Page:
Getting IP-HTTPS error code 0x4BE?

Hello fellow DirectAccess admins!  Sorry for the lack of posts in the past couple of weeks, I’ve been out on holiday and just getting ramped back up today.  For today’s posting, we are going to cover the reason for IP-HTTPS error code 0x4BE.  One of my fellow co-workers filled me in with details on this particular IP-HTTPS error code and wanted to pass this along to the DirectAccess community.

If your client is trying to connect using IP-HTTPS, it can encounter this error code when you used an IP address as the public name for your DirectAccess server.

As reference, you can run the following command on your DirectAccess client to check the state of the IP-HTTPS adapter :

netsh int https show int

You will get an output that will show the current state of the connection. A good connection should show error code 0x0 like below :

Interface IPHTTPSInterface (Group Policy) Parameters
————————————————————
Role : client
URL : https://da.contoso.com:443/IPHTTPS
Last Error Code : 0x0
Interface Status : IPHTTPS interface is active.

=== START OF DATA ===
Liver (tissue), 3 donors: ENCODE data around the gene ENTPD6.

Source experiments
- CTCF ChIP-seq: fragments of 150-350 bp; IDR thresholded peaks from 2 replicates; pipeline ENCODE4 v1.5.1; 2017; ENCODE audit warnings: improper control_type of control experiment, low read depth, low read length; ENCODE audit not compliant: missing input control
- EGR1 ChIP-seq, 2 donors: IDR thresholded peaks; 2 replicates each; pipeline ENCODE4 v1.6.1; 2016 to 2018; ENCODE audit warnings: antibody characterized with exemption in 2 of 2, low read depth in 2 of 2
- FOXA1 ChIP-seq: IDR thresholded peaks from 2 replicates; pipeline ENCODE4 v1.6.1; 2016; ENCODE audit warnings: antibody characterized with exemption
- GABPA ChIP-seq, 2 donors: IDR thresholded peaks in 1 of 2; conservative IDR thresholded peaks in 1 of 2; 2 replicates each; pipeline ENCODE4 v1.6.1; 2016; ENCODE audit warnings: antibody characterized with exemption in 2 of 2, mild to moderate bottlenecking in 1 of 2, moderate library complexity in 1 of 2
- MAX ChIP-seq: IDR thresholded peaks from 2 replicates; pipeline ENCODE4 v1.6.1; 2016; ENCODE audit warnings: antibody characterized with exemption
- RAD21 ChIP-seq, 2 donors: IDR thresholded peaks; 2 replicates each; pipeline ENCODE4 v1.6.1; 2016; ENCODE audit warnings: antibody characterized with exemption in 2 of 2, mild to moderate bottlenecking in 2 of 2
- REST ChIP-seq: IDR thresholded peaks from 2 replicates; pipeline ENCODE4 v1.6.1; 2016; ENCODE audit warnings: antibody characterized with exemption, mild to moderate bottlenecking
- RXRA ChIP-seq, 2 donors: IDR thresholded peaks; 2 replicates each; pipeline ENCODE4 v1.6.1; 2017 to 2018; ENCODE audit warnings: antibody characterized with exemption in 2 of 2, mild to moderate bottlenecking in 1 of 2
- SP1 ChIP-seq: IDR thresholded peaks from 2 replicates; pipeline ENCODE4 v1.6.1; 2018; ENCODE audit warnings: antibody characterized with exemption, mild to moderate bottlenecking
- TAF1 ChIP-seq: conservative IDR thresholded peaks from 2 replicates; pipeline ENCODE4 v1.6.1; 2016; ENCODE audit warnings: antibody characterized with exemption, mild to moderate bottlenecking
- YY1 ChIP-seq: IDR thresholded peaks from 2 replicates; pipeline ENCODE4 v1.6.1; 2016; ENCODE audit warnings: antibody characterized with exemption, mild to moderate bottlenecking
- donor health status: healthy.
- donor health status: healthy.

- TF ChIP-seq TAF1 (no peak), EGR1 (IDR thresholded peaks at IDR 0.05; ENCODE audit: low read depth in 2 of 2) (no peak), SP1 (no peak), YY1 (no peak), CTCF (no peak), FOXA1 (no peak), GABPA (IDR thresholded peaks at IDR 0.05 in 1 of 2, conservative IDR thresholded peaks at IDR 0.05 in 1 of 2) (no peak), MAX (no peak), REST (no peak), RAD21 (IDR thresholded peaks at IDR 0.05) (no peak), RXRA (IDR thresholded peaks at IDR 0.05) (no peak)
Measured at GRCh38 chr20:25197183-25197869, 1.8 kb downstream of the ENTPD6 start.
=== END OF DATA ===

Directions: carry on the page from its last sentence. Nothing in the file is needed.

On a client that has the error code 0x4BE, you will find that DirectAccess is not working for this particular client. On a Windows 8 machine it will show a status of “Connecting” like so :

Windows 8 DA Connecting

Windows 8 DA Connecting

 

Looking at the IP-HTTPS adapter by running the same netsh command from above, you can clearly see the 0x4BE error along with an interface status of “invalid IPHTTPS URL specified” :

Interface IPHTTPSInterface (Group Policy) Parameters
————————————————————
Role : client
URL : https://20.20.20.20:443/IPHTTPS
Last Error Code : 0x4BE
Interface Status : invalid IPHTTPS URL specified

This occurs if you happened to have entered in an IP address for the DA server instead of using a DNS name on this screen during setup :

IP for IP-HTTPS Server

IP for IP-HTTPS Server

 

Now if you happened to setup your DirectAccess server using the edge network profile and have two public sequential IPv4 addresses on your External facing NIC, then clients can still connect using Teredo or 6to4.  The problem lies when your clients fail to connect using Teredo or 6to4 and then try to fall back to IP-HTTPS.  Having an IPv4 address listed in the URL destination string will not work.  In general, it’s highly recommended to use a public DNS name instead of an IPv4 address in this field.

Until my next posting, please leave your comments/suggestions below!

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Categories: Troubleshooting DirectAccess

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